Chive - The Mega Food for Your Health

Chive - The Mega Food for Your Health


Chive - The Mega Food for Your Health

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 By Vicky Chan - March 12, 2014

 

Chive is a grass like perennial vegetable with long green leave tubules, is very inexpensive and can be found in most grocery stores. It is in the same allium family as garlic, onions, scallions and leeks. Chive is very popular in Chinese cuisine because of its many health benefits. Many households grow chives in their backyard or in containers because it is easy to grow and can be handy in times of need. Besides, after each harvest cutting, all the leaves will grow back very quickly giving continuous yield from early spring to late autumn and year after year without much work. To maximize chives’ healthful effects, homegrown organic chives and freshly cut momentarily before cooking is the best way to receive the maximum benefit.

Chinese medicine defines chives as warm in nature and pungent in taste. It is a yang food which acts on the liver, stomach and kidney, warms the middle region and promotes energy circulation. Chive is commonly known as a ‘rising yang vegetable’ because it is used to treat men with impotence. Chive is also known to be effective in dispersing blood coagulation, treating diarrhea and intestinal infections, treating difficulty in swallowing and improving appetite, relieving stomach aches of cold nature and stopping nosebleeds. The best season to eat chive is spring because the new growth has the most nutrients to offer and they work more effectively with the spleen system.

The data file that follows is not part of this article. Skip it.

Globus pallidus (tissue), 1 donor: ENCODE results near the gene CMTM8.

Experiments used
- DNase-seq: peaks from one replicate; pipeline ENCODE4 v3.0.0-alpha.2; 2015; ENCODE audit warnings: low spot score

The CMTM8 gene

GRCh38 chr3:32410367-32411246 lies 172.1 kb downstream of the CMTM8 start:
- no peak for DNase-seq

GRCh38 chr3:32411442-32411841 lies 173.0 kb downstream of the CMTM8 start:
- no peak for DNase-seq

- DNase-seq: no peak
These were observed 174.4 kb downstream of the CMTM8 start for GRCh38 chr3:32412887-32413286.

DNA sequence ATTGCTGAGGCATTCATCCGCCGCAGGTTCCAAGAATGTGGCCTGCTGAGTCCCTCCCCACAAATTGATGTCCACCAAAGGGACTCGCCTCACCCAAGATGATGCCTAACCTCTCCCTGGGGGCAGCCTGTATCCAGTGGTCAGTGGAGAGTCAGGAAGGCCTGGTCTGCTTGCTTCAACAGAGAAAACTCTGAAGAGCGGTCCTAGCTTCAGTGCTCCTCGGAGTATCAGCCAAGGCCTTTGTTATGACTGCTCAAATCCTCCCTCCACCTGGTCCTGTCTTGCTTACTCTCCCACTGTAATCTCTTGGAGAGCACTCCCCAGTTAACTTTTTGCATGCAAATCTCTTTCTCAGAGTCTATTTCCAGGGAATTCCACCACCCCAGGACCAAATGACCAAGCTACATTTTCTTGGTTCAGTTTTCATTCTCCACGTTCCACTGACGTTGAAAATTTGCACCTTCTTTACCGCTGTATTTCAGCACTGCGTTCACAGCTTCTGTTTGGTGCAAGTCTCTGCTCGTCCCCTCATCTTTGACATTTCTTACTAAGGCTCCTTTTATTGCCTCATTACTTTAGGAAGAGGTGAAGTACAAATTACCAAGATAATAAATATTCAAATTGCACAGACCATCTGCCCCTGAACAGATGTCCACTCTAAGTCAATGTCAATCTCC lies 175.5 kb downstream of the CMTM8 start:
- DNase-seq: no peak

Modern science has found chives to be low in calories but high in folates, anti-oxidants, plant fiber, minerals (copper, iron, manganese, zinc, and calcium) and vitamins (K, B, A and C). It can lower cholesterol and blood pressure, and prevent dangerous blood clots. Chive also has anti-inflammatory, antibiotic, anti-bacterial, anti-viral, anti-fungal and has some cancer-fighting properties.

Chive is certainly more than just a vegetable. It is almost like a standby home remedy which can come to the rescue for many ailments. I can remember when my brother was about 3 years old and he swallowed a dime while playing with it. My parents quickly cooked some chives and fed him and the dime came out with his stools in just a few hours. Chive is also effective in treating nosebleeds, stomach discomfort and overgrowth of intestinal parasites or worms, especially in children.

Many people eat chives to treat erectile dysfunction. Chive is also god sent for people with kidney deficiency which has manifested as incontinence or difficulty in passing urine, or water retention in the lower legs and feet. Taking chive regularly for a few weeks to a couple of months can cure these problems permanently. The following is a very simple but effective recipe just for that.

Please search our website to find other recipes for cooking with chives. You can also put chives in your noodle, soup, or dumpling, or stir-fry them with meat or shrimp and seafood. The distinctive pungent taste and the crunchiness will make your food more inviting and tasty.

Stir-fried Chives with Eggs

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SYMPTOMS:

Kidney deficiencies with symptoms such as: too much or too little urine, incontinence, swelling of legs and feet, lack of energy and/or impotence.

THERAPEUTIC EFFECTS:

Nourishes kidney and promotes yang energy.

INGREDIENTS: (2 to 3 servings)


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  • Chinese chives – one bunch (about 300gm)
  • Eggs – 3
  • Minced ginger – one spoonful
  • Cooking wine – 2 table spoonfuls

 DIRECTIONS:

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1.   Rinse chives a few times, strain and cut into bite size sections.

2.   Beat eggs and mix in seasoning to taste (salt, pepper, one spoon of cooking oil).

3.   Warm 2 spoonful of oil in a non-stick pan. Add minced ginger and stir for half a minute. Add chives and stir for another minute to being just cooked. Add cooking wine and a small pitch of salt. Mix and put chives to plate. 

4.   Warm another spoonful of oil in the pan. Pour in egg mixture and scramble to egg about 80% cooked. Return chive to pan to mix with egg and put everything to plate and serve.  

USAGE:

Can be eaten with no restriction.

 

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